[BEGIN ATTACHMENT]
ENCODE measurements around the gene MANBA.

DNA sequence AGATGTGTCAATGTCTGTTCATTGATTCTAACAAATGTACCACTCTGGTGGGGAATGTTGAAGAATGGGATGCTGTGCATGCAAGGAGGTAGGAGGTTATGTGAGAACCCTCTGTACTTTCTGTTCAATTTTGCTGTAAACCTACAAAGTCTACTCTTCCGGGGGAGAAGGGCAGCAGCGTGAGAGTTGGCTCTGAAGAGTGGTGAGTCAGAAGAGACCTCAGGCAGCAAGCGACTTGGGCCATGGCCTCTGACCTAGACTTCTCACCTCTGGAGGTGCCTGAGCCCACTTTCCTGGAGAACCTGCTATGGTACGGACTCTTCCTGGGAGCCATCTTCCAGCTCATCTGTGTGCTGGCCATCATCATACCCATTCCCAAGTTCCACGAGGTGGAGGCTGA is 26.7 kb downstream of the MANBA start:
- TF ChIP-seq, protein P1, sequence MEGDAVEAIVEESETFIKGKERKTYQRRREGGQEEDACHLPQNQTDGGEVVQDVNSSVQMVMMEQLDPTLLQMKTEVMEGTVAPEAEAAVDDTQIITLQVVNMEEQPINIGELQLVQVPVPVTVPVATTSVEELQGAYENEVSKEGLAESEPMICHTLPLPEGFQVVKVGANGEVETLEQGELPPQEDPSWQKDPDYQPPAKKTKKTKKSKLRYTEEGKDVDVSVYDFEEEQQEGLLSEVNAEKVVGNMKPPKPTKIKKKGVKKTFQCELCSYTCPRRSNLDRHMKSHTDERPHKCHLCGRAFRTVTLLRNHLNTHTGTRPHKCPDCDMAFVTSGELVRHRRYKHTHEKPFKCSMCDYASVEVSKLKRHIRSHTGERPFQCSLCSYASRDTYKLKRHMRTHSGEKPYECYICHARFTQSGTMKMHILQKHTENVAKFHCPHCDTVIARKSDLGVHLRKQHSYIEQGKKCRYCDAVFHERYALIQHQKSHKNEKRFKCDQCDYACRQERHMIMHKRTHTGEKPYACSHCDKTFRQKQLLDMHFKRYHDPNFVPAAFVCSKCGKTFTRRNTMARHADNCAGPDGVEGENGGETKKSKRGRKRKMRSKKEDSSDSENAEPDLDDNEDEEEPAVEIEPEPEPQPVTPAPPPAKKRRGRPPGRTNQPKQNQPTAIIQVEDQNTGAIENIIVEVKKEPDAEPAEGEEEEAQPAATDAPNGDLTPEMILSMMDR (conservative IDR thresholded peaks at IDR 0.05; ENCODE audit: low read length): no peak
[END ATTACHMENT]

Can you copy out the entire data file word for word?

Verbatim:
ENCODE measurements around the gene MANBA.

DNA sequence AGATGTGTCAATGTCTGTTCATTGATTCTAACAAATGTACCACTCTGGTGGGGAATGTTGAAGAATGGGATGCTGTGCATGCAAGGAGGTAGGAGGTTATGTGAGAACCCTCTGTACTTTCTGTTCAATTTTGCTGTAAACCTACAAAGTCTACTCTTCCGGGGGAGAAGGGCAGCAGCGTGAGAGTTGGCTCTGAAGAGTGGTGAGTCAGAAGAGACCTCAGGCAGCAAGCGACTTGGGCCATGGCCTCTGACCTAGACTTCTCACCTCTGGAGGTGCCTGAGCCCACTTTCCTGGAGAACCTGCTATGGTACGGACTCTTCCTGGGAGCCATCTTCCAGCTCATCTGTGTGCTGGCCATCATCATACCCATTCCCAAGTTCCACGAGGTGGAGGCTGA is 26.7 kb downstream of the MANBA start:
- TF ChIP-seq, protein P1, sequence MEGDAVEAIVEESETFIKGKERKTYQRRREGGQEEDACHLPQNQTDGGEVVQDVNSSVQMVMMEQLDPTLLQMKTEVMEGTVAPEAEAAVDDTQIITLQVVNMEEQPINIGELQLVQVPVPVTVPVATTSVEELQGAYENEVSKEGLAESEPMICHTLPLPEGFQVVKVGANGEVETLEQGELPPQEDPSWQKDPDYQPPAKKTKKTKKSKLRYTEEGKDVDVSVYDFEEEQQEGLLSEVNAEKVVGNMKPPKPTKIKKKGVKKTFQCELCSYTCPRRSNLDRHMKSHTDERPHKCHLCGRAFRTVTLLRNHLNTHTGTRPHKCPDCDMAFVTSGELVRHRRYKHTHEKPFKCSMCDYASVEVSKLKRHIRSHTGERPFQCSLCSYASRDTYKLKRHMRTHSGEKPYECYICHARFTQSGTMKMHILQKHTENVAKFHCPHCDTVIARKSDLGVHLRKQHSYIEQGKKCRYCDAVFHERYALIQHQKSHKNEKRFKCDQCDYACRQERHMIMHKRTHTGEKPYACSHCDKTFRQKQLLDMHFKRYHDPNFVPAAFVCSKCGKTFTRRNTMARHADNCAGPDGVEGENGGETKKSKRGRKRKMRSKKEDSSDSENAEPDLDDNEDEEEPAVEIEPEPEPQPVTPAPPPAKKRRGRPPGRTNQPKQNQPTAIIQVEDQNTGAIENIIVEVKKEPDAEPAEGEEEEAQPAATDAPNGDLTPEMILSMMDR (conservative IDR thresholded peaks at IDR 0.05; ENCODE audit: low read length): no peak